Ok, a few guys don't get the difference between musical substance and degree of complexity giving examples like the shark theme from Jaws, Pärts Alina and talking of double fugue. This is all missing my point(s).
It is not about complexity, it is about substance, which is another point of view.
The Jaws Ostinato is actually a very popular misnomed figure. First, it is not the theme, in the overall fabric it is one element among others, an ostinato figure Williams called often idee fixe, an obsessive, driving component. Secondly, the original version features three notes: There are the cells with e-f changing notes all the time, yes, but there is a cell with d-e mixed in. And above it there is a horn call melody which is the theme. That idee fixe idea is often used like this by him, as in Battle of the Heroes. Giacchino uses the same principle in Ode to Harrison, a short not-altered motif running thro ugh all the music. As you see, it is not just two notes, how they are set in place is in the way a mastermind composer is able to elaborate on them. Most music designer would only use that as a stunt not working with it, not being able to elaborate it or to integrate it in non-blatant ways into an entire score.
Pärt uses actually a very complex organization hidden in simplicity. This is hard to see.
But it is not about compexity. Double fugue has nothing to do with it.
A pure melody can have a lot of substance even if it's simple.
Before giving uninformed statements please read the other posts trying to understand them. If you don't, maybe just read and don't write. In real life it is often a good idea not to talk when you have no idea what is talked about.
To invoke a comment from just above, no, everything in film scoring need not be a double fugue. But the composer who has the ability and training to compose a double fugue, as almost all once did, can craft any kind of music to a far higher standard than is typical of film scoring to-day.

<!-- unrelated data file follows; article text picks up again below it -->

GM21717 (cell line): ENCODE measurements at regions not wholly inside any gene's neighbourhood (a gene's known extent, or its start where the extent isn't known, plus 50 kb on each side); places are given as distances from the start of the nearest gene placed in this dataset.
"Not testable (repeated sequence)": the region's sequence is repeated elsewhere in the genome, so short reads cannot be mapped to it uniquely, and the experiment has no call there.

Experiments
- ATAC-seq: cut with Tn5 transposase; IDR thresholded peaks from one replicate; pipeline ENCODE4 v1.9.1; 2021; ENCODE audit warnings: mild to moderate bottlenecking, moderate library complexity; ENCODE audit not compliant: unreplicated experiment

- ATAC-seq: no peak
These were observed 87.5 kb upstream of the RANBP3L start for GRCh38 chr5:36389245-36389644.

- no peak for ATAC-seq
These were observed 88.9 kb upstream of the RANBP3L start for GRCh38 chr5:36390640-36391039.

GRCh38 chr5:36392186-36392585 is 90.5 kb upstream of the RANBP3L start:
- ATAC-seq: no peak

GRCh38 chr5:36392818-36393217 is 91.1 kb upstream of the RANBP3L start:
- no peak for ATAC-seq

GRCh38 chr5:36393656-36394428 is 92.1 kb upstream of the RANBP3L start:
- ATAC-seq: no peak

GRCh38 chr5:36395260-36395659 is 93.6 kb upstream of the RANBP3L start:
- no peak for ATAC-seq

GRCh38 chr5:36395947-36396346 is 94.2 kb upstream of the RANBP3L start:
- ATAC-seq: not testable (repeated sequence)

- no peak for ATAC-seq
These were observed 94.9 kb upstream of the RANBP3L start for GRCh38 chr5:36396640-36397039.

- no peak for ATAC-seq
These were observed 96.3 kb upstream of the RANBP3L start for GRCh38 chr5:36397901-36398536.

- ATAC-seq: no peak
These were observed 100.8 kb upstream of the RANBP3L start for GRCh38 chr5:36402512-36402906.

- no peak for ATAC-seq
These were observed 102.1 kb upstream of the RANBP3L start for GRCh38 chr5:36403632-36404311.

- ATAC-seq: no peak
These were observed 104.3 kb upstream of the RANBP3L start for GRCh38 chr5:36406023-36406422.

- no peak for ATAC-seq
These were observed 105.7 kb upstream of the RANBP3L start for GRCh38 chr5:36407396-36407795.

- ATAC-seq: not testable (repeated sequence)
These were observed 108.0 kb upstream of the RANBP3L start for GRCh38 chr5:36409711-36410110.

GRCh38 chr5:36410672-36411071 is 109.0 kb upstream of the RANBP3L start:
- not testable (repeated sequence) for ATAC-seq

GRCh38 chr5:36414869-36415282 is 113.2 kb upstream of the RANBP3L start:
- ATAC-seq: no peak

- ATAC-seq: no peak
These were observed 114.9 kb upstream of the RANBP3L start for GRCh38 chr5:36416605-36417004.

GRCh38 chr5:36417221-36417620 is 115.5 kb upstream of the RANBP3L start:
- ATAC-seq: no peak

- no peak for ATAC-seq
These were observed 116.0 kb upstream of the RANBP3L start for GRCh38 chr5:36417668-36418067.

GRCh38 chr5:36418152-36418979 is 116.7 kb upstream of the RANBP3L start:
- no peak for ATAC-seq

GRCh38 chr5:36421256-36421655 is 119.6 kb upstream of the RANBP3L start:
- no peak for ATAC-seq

For example, the “pop” songs supplied by an actual composer like Henry Mancini, as incidental music for a score, are often far more interesting and memorable than the real thing. It’s true even when the genre is spoofed, as by Ernest Gold in It’s a Mad, Mad, Mad, Mad World, or Richard Rodney Bennett in Billy Liar.
The reading of a short score or piano reduction (or even a full score) is admittedly not always a fair way to judge a composition for overall merit, though it will disclose technical shortcomings. It favours interesting, more complex music. The scores I have found most rewarding to simply read are those of J.S. Bach. But it is arguable that one of the chief faults of modern film scores is that they are uninteresting, resulting from a lack of craft, inspiration, or—more commonly—both. Consider Bach’s two-part Inventions. There are only two lines in these pieces: essentially a bass line and a melody, though since most Inventions are contrapuntal, the two lines share and trade motivic material. This is simple but eminently interesting and memorable music, and it shows how much can be accomplished by creating a bass line and melody that work together in a sophisticated and beautiful manner—a basic tool of composition that seems all too often absent to-day.
Film music from the golden and silver eras is often more complex than it seems on the surface. Consider Elmer Bernstein’s The Magnificent Seven. In the title theme, there are a bass line, melody, harmonic/rhythmic accompaniment with melodic upper line, and a counter-melody. It takes a master composer to produce good music like this.
Another aspect of The Magnificent Seven—and most other great film scores—is that the melodic ideas are to some degree grand and showy, regardless of style. Not only is there less pure inspiration in current film scoring, but there is also a preference amongst producers and directors to-day for music that does not stand out, and instead forms a mere wash of sound.
Music has substance when it is interesting and masterfully crafted; and it becomes sublime when the composer is able, by means of a profound musical sensibility, to invest it with transcendent beauty—that indefinable quality that so moves the spirit because it extends beyond physical reality.
Great music, whether reserved or brash in nature, is inherently dramatic. Film is a dramatic medium, and it is best served by dramatic music.
........Sometimes, a proper fugue is wanted (Michel Legrand):
........Listen to what a master of composition can do, in craft alone (Karl-Ernst Sasse):